Naughton unwittingly makes this point when he uses the example of Wikipedia - a site with a truly global audience - having a slimline 15 items on its homepage. Compare this to the Marlowe Theatre website (designed by Mind Unit following a Cog rebrand) with its much larger 62 items. But a radically different audience.

Smith says, ‘Do you remember the web of ten years ago? Webpages are immeasurably more efficiently designed now than they were then, but pages are delivering masses more content to an exponentially bigger (and less tech-savvy) audience. It’s like saying the Model-T was a more efficiently designed car than the Focus - that’s just silly.’

Homepage of Peter Norvig, Google director of research

Homepage of Peter Norvig, Google director of research

And is this ‘Web obesity’ of the fault of the designers? Well, hardly. As Smith says, ‘Sometimes (well, lots of times) designers concentrate on aesthetics to the detriment of other factors. But that’s why people call in a graphic designer, they want someone to bring in an aesthetic sensibility, they want the designer to challenge them and push them beyond their expectations. There are lots of voices around the table; they all share the responsibility.’

Price says, ‘Did cars become better engineered, safer, faster, cleaner, more economic, lighter, because consumers demanded it? Were more affordable materials for buildings made to improve and increase production in the construction industry? Do we need faster trains? Faster cars? Better mobile phones? Technology, engineering and the quest for constant improvement is part of our human nature - it’s what binds us together - it’s called evolution. If Mr Naughton wants to stay in the Dark Ages I’ll happily buy him the ticket.’

Smith concludes, ‘Designers will always be pushing to produce sites that stretch the limits of what’s possible. The best designers will continue to put a premium on efficiency - that way they can push even further.’

Readers' comments (14)

  • As designers we want our websites to look great, to be interactive and to work seamlessly. As technology progresses and develops this becomes more and more achievable. Yes the sites we develop might be a bit 'bloated' but look at it this way, if they weren't we'd still be using dial up internet connection. Designers pushing the boundaries on what looks good is forcing the providers to up their game. If anything we are doing the world a service ;o) Seriously, can we be blamed for doing the best job possible? When we created our site: www.ansteydesign.co.uk we worked hard to keep the file size down but because of javascript there is still a delay in loading. So is part of the issue the tools that are available to us? Should we be looking to HTML 5 to solve the problem?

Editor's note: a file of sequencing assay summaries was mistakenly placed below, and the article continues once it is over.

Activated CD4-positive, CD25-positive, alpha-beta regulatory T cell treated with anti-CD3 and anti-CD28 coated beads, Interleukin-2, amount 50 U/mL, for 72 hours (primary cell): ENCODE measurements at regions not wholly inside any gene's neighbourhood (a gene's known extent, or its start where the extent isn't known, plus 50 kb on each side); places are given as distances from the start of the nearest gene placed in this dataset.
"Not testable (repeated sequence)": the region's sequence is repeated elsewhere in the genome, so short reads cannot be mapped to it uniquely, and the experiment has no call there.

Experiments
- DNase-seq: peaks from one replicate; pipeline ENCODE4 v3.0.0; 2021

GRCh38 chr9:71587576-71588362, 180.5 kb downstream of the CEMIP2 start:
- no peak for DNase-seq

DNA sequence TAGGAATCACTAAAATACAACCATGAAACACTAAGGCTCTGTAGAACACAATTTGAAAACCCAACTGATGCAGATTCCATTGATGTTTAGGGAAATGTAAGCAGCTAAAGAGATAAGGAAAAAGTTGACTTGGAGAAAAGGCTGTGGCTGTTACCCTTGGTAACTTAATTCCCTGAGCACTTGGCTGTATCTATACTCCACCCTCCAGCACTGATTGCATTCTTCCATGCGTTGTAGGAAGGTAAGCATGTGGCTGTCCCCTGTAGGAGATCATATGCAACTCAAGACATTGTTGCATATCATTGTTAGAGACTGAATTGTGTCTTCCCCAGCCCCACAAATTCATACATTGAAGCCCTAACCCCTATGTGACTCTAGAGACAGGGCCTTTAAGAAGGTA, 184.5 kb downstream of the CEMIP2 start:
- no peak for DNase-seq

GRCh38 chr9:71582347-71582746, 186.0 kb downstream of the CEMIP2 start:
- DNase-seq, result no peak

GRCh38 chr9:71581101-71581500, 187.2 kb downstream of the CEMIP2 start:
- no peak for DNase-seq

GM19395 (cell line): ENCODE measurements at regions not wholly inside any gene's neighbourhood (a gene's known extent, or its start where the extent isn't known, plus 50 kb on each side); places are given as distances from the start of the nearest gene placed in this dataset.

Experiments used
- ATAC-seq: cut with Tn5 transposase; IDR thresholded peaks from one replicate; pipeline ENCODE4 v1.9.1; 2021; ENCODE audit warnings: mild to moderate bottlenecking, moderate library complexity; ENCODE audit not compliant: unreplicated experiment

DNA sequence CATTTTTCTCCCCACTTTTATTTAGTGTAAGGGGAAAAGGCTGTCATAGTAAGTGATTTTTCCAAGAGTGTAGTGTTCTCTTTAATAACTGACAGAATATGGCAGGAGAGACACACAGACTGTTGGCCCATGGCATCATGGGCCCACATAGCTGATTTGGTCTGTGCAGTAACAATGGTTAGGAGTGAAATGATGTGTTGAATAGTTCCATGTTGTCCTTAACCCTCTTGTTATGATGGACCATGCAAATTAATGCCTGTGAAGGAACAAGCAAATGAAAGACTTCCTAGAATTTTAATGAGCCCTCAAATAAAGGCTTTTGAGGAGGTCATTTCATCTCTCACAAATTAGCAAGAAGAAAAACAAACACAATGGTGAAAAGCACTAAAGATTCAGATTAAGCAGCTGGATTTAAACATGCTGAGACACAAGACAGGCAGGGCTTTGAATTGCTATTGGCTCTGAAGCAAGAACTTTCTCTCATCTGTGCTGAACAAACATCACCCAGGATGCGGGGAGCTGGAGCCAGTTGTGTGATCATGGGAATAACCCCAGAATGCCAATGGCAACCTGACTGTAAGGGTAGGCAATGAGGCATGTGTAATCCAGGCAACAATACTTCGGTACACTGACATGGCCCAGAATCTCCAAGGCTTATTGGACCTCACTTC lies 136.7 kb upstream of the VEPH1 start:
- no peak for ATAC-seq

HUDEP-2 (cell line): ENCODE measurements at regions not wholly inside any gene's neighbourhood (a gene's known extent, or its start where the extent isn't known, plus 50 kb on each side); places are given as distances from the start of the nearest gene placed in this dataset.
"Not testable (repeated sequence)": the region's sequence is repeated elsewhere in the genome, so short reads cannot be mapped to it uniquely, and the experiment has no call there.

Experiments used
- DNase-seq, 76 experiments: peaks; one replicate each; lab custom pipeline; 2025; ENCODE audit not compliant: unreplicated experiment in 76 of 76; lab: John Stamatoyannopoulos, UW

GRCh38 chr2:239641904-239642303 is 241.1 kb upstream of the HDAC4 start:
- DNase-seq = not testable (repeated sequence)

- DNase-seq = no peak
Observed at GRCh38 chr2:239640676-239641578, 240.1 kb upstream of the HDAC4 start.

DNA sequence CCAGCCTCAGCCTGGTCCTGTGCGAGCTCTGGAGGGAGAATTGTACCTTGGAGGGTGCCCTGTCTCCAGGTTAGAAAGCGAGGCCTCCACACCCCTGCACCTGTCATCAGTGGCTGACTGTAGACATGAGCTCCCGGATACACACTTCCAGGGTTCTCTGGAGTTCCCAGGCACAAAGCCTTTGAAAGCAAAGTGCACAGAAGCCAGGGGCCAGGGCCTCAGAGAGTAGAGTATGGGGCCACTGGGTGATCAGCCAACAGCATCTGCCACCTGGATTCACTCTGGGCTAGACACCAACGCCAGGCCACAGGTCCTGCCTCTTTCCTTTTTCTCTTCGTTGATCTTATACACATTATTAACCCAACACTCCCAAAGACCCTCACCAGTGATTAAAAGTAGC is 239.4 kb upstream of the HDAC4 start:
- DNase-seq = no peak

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  • Graphic designers are notorious for having slow to load, self indulgent websites and fail to respect the limited time a potential client has.

    On the other hand, I suspect websites like the BBC site will become more of a television experience. Some people just don't want to read and you can already see an increase in video related items. To blame the designer is a bit rich.

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  • If you employ a designer with a strong grasp of design as well as development, you have a marriage the best practices at your disposal. Good designers with this knowledge are hard to come by.

    In addition, design doesn't bog down heavy sites, serving content does. If sites are slow to load, it's usually multiple scripts and large content that are the problem. The best that designers can do is make all their images into neat little sprite files and be on their way. HTML5 and CSS will eventually replace the need for image based design elements.